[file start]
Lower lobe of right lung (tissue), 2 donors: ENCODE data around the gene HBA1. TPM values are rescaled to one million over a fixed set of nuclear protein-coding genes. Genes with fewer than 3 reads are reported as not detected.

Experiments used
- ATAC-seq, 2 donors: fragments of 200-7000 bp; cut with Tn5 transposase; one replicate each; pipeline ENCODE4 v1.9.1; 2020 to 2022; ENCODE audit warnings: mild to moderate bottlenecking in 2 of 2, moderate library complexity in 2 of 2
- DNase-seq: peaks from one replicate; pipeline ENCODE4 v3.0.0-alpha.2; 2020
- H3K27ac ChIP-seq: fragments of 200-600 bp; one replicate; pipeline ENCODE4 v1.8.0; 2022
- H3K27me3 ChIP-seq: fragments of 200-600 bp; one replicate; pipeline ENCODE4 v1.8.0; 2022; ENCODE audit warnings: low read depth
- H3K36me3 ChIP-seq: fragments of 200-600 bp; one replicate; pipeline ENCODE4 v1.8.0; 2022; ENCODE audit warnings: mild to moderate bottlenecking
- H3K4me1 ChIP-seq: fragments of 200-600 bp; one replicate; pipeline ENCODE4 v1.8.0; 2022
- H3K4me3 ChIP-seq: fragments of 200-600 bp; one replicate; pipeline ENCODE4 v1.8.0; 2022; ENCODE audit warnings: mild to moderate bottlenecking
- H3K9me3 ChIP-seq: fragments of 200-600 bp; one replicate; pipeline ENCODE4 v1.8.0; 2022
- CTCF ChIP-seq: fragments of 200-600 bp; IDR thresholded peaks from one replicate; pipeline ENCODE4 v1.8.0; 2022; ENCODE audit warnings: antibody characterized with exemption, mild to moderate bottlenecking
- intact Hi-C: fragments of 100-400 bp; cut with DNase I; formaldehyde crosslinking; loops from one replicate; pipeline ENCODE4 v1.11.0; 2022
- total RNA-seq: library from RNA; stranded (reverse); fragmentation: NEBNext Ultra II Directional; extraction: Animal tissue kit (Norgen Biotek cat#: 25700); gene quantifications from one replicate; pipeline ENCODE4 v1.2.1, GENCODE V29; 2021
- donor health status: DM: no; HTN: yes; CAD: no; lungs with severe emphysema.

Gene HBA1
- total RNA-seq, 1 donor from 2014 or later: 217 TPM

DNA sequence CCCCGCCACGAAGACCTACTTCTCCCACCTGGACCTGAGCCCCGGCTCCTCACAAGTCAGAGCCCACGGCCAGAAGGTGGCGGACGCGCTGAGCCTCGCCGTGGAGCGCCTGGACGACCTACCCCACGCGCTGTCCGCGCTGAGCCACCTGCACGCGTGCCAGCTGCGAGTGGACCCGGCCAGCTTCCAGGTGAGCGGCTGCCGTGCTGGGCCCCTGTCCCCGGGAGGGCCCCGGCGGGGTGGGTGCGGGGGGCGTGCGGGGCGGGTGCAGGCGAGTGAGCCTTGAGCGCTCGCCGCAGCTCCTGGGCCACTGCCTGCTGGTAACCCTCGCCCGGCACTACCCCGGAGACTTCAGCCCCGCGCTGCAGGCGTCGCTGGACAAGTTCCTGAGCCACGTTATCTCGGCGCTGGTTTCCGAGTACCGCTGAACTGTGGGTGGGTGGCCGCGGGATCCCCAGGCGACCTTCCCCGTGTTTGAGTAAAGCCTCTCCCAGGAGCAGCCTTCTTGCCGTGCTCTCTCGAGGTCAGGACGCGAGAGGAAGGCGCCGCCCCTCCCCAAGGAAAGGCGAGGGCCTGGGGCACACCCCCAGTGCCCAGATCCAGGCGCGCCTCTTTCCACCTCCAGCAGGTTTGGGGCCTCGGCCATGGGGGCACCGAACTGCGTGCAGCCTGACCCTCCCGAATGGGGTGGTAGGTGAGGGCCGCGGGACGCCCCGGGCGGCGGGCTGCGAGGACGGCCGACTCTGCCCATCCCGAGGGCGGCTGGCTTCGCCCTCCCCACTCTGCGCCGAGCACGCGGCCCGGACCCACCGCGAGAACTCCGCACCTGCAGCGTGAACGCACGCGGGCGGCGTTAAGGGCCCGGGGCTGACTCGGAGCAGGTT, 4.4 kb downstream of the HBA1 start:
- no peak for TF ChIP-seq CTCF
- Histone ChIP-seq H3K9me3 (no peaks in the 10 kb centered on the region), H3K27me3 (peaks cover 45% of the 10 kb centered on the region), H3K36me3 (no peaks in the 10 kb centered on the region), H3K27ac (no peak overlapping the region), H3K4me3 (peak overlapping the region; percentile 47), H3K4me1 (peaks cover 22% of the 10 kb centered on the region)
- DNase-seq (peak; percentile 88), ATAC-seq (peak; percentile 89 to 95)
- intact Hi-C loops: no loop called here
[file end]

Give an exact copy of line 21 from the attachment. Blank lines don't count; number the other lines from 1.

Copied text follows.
- intact Hi-C loops: no loop called here